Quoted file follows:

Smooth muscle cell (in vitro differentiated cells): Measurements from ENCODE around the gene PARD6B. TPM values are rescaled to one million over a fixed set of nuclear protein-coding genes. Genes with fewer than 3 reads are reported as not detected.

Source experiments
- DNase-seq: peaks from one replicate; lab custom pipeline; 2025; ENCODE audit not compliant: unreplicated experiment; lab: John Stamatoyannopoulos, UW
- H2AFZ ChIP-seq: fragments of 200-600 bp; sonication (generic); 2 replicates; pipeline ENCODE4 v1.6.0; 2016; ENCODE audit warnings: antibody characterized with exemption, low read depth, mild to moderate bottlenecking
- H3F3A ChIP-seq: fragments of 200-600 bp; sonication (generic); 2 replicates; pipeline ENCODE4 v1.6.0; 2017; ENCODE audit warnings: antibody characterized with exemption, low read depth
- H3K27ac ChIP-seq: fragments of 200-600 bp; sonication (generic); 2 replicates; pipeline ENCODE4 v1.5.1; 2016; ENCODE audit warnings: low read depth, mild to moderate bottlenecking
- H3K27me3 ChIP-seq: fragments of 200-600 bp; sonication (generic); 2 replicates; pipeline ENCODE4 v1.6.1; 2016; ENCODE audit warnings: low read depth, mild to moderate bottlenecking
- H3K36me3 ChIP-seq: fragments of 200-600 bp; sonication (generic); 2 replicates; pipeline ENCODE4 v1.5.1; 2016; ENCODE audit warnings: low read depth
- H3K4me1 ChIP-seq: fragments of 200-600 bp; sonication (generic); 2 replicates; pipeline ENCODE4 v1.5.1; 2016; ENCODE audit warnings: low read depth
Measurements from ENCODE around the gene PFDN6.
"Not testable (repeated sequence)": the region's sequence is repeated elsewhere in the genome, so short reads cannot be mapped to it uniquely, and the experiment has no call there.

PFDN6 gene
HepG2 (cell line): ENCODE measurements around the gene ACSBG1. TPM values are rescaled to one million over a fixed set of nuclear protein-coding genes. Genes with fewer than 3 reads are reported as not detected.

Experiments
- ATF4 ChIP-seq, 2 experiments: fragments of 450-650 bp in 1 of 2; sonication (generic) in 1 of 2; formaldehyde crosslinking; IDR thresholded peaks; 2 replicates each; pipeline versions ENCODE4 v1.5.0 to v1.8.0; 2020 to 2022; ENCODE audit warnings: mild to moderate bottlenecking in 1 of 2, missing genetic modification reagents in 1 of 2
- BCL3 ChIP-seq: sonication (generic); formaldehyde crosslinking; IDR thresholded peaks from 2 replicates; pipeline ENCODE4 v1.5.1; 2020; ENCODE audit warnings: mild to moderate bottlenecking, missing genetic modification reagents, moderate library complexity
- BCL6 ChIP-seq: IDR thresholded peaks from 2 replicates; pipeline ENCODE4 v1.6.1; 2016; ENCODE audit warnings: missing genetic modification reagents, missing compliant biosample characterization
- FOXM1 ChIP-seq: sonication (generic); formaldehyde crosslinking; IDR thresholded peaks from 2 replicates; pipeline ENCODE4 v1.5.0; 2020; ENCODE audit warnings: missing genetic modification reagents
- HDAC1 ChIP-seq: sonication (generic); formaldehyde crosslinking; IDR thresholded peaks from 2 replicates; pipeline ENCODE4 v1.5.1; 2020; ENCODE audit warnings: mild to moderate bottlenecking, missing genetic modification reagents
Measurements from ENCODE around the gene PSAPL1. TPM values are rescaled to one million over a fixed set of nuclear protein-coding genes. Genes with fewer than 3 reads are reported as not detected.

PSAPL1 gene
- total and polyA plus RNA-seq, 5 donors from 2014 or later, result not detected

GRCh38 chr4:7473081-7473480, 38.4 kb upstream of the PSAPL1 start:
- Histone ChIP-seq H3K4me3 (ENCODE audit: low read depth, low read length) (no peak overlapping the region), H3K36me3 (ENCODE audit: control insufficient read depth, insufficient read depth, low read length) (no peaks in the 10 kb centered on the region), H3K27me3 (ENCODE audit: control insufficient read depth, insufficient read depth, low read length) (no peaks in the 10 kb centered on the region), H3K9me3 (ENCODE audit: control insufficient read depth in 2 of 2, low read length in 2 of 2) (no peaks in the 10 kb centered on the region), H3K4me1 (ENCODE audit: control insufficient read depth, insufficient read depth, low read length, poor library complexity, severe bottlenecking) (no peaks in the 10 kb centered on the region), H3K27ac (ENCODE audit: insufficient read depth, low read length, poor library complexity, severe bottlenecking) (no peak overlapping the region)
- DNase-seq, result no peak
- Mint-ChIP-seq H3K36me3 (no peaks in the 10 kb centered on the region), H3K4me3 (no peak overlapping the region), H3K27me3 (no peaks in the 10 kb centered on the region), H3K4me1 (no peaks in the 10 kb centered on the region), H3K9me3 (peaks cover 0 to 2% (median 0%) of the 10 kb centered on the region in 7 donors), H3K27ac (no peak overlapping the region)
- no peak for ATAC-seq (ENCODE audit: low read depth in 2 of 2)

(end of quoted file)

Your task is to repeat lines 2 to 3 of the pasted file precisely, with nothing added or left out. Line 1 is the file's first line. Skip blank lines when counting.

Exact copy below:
Source experiments
- DNase-seq: peaks from one replicate; lab custom pipeline; 2025; ENCODE audit not compliant: unreplicated experiment; lab: John Stamatoyannopoulos, UW